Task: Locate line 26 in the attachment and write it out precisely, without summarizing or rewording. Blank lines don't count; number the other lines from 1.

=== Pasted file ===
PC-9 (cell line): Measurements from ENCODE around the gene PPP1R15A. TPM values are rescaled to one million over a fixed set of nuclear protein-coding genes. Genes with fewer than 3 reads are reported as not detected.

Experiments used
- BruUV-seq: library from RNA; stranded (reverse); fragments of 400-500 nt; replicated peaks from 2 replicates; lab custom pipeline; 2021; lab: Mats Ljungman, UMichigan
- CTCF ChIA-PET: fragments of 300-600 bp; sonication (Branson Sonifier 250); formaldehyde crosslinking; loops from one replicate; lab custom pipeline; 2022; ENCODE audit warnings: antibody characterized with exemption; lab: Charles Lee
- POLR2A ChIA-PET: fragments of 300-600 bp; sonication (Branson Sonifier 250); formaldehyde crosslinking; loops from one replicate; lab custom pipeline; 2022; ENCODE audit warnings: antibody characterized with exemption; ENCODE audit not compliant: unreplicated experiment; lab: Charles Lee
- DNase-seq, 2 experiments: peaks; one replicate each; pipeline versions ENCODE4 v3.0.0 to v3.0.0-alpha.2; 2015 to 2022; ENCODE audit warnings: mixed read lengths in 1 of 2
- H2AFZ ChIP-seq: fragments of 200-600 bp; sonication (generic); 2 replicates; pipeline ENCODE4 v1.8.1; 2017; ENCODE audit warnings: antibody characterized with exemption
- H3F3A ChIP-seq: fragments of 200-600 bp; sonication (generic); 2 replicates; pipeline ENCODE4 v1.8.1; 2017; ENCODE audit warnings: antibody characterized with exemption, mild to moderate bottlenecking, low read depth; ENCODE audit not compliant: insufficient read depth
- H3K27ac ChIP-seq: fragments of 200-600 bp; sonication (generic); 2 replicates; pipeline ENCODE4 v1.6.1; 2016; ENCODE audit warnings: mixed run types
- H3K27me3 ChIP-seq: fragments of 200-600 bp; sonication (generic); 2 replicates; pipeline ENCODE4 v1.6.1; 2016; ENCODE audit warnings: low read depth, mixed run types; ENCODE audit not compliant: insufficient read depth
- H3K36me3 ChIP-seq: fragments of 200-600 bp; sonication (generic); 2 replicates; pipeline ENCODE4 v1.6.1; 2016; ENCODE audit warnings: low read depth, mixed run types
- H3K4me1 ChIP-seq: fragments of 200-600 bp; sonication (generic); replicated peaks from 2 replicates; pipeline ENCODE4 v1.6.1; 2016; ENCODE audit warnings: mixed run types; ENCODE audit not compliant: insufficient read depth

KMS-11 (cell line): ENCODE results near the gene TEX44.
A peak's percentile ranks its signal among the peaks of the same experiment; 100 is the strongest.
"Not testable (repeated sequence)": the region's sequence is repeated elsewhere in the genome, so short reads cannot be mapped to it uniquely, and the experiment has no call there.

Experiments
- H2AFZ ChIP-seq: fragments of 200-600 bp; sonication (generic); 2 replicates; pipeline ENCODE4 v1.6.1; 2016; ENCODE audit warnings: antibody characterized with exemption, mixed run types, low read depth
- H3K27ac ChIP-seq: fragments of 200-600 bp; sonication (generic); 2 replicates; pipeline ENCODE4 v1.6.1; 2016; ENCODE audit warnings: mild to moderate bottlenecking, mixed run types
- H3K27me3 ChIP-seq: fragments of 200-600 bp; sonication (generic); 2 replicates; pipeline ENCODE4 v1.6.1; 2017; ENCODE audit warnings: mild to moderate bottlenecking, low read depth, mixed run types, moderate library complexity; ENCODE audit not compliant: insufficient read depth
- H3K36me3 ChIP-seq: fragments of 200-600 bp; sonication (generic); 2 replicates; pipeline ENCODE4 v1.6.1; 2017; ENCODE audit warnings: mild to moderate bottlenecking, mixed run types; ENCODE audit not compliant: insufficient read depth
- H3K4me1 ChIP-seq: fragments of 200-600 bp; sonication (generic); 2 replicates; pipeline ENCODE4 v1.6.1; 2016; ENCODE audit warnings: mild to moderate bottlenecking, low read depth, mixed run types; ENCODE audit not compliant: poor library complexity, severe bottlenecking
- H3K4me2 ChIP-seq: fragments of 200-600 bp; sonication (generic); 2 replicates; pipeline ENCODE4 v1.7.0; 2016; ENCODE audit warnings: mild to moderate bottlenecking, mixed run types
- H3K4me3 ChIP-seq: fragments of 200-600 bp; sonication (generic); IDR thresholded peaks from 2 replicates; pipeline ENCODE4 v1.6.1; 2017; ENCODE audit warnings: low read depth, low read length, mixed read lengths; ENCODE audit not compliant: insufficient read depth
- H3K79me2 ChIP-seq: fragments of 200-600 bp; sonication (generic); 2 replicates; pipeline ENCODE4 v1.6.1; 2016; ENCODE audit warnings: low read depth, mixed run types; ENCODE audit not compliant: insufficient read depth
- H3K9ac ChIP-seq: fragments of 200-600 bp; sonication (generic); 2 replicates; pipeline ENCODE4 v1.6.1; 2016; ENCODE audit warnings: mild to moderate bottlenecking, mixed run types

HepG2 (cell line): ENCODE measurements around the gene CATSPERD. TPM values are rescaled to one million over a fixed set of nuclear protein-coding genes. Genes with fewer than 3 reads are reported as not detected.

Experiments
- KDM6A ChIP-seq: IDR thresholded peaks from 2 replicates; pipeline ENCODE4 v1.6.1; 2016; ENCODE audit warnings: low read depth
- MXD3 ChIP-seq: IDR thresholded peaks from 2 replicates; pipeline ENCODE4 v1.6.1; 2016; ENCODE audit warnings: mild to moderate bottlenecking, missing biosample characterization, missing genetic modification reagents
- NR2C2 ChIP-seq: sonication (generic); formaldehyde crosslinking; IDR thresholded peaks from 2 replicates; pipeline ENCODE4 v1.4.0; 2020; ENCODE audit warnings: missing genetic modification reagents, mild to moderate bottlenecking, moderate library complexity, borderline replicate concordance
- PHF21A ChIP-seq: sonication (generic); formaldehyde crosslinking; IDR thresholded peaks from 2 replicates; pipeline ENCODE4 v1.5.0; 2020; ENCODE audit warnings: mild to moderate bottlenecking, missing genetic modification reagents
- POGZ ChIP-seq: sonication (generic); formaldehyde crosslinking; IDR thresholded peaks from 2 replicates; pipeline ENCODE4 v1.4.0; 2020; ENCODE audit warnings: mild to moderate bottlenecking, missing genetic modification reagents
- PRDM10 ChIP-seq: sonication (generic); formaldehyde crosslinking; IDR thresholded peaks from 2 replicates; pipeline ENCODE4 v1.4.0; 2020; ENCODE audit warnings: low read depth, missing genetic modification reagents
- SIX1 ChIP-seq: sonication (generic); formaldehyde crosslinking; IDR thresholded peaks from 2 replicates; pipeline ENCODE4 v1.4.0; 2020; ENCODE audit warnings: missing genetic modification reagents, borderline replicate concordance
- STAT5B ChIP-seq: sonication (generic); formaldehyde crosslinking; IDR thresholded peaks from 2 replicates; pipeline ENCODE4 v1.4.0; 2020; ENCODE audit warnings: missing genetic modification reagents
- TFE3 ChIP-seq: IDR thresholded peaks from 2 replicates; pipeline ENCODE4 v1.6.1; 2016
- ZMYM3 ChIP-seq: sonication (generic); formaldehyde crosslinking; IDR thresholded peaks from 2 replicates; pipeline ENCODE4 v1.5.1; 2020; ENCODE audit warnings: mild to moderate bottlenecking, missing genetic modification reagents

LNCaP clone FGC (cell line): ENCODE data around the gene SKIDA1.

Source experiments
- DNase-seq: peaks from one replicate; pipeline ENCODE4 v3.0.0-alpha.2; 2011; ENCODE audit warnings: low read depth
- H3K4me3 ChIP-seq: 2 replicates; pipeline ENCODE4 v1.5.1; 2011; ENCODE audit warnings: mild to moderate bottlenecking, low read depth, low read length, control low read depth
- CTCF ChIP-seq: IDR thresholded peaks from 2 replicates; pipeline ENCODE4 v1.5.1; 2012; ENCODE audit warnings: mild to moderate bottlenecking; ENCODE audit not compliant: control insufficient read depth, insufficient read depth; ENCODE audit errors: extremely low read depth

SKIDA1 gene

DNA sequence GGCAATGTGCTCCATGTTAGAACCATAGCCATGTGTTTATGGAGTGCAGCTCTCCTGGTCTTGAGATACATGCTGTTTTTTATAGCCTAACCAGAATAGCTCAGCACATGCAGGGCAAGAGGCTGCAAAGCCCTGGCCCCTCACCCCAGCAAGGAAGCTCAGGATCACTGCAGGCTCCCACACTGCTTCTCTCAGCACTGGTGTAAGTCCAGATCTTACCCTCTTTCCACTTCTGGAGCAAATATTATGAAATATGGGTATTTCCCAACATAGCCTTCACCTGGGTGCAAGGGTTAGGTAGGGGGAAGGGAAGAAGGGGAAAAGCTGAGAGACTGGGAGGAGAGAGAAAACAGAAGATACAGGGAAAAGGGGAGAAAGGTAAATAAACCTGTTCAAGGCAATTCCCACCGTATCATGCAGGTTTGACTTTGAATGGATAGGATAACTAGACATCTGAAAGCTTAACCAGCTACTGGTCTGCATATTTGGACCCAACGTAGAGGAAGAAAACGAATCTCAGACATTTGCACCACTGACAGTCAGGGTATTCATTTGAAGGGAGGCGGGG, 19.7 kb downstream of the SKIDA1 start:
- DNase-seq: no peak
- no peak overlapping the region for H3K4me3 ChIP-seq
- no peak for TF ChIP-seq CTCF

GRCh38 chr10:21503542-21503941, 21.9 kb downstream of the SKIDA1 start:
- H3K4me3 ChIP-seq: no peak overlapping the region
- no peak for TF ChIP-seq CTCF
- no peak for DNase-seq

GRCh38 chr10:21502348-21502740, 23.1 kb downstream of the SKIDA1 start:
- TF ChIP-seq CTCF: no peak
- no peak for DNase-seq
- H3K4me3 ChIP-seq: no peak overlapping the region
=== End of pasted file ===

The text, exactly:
HepG2 (cell line): ENCODE measurements around the gene CATSPERD. TPM values are rescaled to one million over a fixed set of nuclear protein-coding genes. Genes with fewer than 3 reads are reported as not detected.